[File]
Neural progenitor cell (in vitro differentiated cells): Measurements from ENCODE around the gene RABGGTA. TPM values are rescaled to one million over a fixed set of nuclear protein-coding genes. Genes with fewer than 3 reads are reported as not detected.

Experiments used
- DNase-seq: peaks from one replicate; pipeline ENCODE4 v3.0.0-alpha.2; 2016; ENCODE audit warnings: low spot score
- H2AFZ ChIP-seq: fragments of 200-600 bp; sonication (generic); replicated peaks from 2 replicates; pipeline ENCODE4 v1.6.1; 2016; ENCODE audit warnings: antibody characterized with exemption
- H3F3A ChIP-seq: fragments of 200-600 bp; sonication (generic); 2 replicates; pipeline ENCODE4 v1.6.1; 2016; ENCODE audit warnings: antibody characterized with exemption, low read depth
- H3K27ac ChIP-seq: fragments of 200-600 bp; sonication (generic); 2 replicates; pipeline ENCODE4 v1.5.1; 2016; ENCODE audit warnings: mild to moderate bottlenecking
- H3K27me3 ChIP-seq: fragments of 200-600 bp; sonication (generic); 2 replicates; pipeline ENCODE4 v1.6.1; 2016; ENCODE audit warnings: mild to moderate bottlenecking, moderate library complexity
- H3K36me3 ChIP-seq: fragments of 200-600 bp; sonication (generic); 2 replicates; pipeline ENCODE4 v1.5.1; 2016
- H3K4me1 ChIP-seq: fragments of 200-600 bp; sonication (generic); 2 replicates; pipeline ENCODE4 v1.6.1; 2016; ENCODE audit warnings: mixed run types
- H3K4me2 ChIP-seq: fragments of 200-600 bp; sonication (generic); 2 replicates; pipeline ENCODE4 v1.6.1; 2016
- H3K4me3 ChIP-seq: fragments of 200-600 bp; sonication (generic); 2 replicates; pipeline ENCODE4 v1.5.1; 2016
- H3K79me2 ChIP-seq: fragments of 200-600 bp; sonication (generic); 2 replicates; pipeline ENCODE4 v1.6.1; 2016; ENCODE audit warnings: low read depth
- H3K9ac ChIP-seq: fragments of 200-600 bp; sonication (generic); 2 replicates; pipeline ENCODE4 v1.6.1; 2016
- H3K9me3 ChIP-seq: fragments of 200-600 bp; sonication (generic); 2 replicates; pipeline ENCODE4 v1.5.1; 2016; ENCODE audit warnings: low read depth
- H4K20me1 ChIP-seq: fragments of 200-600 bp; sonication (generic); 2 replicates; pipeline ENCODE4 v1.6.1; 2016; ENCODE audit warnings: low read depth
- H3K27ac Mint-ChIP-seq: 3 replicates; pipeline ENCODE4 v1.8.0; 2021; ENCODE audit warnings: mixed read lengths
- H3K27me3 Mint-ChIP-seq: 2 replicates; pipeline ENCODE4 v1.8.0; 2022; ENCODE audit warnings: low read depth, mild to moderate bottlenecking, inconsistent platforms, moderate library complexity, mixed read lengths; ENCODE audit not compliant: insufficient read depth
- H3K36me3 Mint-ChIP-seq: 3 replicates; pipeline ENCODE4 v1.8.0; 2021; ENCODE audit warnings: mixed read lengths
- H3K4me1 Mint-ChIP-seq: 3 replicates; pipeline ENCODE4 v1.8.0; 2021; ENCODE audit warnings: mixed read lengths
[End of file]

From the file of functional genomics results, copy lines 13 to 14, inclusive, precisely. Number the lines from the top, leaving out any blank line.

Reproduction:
- H3K9ac ChIP-seq: fragments of 200-600 bp; sonication (generic); 2 replicates; pipeline ENCODE4 v1.6.1; 2016
- H3K9me3 ChIP-seq: fragments of 200-600 bp; sonication (generic); 2 replicates; pipeline ENCODE4 v1.5.1; 2016; ENCODE audit warnings: low read depth